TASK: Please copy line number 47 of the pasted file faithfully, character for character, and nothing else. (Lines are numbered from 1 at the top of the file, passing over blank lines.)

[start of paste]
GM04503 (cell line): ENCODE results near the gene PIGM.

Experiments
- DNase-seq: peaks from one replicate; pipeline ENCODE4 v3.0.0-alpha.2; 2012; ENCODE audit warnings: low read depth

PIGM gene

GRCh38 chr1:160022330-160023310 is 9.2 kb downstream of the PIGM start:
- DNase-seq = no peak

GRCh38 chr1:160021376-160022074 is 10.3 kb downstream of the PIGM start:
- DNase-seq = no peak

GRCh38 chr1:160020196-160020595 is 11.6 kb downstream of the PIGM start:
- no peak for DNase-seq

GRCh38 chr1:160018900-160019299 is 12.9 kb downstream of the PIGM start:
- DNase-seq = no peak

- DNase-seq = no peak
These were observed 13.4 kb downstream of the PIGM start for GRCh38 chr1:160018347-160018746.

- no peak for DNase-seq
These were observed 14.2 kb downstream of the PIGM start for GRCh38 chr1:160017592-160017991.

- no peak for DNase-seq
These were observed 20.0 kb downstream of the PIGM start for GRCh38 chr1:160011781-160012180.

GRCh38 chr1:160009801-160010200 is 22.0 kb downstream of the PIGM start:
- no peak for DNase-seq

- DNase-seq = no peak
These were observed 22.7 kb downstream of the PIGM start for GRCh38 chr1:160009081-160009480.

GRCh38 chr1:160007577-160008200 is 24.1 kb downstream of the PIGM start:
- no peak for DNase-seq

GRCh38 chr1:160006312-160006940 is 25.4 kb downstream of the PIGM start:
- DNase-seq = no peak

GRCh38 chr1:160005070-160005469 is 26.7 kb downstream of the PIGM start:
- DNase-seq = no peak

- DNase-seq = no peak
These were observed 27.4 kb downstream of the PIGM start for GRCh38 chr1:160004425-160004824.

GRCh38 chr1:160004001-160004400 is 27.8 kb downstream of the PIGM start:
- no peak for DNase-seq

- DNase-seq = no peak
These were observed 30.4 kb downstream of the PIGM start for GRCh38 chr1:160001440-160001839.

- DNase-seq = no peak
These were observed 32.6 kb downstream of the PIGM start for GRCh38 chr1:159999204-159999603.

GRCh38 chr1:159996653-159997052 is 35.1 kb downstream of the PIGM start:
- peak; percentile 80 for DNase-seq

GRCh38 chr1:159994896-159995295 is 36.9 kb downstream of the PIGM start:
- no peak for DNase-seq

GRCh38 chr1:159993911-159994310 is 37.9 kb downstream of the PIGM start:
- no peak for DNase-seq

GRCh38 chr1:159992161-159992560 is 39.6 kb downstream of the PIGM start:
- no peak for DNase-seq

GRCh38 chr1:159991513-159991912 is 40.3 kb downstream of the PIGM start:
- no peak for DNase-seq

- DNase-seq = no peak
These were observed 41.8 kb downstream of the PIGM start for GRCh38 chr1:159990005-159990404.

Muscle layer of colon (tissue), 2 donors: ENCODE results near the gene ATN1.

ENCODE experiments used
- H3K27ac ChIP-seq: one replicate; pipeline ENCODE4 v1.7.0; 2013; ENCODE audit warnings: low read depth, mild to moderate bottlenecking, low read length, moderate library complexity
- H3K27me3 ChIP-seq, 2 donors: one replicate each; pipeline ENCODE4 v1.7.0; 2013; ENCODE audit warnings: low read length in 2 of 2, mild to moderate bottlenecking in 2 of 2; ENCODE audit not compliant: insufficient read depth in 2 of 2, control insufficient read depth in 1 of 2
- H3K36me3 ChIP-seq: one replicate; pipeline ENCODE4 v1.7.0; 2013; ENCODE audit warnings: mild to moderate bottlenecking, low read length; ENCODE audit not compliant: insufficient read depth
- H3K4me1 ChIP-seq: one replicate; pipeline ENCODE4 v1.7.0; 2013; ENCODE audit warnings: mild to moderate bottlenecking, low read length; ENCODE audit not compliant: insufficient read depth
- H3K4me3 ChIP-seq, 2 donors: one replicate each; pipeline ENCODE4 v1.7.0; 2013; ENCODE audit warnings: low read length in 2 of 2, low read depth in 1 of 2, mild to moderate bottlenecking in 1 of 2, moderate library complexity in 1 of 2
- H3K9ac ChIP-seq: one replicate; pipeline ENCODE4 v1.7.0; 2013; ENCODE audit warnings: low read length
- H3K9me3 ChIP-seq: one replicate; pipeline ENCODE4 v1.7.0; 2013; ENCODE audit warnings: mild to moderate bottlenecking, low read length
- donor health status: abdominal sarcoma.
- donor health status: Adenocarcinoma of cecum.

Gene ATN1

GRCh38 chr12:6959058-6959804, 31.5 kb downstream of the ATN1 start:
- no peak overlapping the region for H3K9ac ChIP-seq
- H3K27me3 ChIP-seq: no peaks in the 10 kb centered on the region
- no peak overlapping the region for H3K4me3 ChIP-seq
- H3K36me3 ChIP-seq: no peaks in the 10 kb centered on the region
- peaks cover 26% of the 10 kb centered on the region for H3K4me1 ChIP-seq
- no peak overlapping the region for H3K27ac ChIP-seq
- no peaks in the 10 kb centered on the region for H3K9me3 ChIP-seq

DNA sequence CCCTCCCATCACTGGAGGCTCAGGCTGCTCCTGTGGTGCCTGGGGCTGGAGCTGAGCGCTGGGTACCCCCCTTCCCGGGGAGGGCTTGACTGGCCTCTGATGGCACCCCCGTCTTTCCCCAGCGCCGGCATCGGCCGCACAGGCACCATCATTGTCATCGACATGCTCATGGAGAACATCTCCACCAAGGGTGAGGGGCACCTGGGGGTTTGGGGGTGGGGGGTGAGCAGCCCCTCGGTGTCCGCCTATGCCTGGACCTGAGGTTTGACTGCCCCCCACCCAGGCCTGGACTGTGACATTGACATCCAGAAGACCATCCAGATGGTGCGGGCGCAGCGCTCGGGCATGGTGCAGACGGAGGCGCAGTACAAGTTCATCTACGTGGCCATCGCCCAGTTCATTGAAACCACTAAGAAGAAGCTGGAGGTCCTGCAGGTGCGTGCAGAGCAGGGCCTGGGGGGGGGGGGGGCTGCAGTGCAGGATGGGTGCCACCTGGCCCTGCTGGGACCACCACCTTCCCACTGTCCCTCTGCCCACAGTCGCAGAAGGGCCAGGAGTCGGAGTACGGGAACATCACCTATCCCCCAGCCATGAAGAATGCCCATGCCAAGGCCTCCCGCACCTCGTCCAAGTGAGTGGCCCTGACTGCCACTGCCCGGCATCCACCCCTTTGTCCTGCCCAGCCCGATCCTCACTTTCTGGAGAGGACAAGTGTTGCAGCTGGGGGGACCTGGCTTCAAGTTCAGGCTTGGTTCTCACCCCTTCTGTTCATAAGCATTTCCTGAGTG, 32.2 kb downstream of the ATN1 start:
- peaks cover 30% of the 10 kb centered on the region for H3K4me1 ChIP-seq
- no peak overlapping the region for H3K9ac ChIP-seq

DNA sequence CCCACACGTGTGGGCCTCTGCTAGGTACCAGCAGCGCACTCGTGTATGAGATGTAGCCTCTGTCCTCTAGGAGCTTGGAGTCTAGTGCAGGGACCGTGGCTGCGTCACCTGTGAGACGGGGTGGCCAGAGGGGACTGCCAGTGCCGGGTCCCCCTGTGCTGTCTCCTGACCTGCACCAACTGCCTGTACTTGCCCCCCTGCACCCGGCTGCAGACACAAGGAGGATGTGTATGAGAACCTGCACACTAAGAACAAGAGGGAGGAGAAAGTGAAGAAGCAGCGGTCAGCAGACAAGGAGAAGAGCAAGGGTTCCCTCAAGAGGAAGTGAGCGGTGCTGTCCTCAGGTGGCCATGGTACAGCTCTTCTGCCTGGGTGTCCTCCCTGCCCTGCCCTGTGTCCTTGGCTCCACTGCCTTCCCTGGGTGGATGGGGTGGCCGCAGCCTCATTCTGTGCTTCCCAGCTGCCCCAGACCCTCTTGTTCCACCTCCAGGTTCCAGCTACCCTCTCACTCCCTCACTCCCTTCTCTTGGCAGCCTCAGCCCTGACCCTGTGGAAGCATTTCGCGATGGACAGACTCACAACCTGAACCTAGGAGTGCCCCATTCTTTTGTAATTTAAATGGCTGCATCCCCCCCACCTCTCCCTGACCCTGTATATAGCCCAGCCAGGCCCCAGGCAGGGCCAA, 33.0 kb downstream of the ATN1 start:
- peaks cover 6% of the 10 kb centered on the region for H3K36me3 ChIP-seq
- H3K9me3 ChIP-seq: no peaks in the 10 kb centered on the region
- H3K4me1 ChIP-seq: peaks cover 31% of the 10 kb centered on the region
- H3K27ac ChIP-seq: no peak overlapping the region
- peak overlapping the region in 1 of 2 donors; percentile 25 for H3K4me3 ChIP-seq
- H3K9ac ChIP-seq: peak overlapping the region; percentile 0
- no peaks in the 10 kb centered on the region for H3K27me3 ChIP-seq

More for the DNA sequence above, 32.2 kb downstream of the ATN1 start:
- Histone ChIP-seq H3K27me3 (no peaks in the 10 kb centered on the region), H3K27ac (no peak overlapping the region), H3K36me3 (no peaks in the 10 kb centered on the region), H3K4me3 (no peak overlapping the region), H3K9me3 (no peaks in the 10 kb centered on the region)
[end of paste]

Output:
- DNase-seq = no peak